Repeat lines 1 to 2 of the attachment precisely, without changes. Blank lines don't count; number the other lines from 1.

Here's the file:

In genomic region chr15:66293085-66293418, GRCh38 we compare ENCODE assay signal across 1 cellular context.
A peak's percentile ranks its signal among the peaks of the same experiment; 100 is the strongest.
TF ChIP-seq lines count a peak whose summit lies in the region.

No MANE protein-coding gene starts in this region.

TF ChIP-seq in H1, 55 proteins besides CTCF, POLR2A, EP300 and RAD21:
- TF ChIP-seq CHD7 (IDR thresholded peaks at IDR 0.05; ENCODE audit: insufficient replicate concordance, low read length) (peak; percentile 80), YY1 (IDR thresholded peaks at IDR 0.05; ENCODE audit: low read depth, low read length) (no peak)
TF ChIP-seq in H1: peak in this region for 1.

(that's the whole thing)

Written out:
In genomic region chr15:66293085-66293418, GRCh38 we compare ENCODE assay signal across 1 cellular context.
A peak's percentile ranks its signal among the peaks of the same experiment; 100 is the strongest.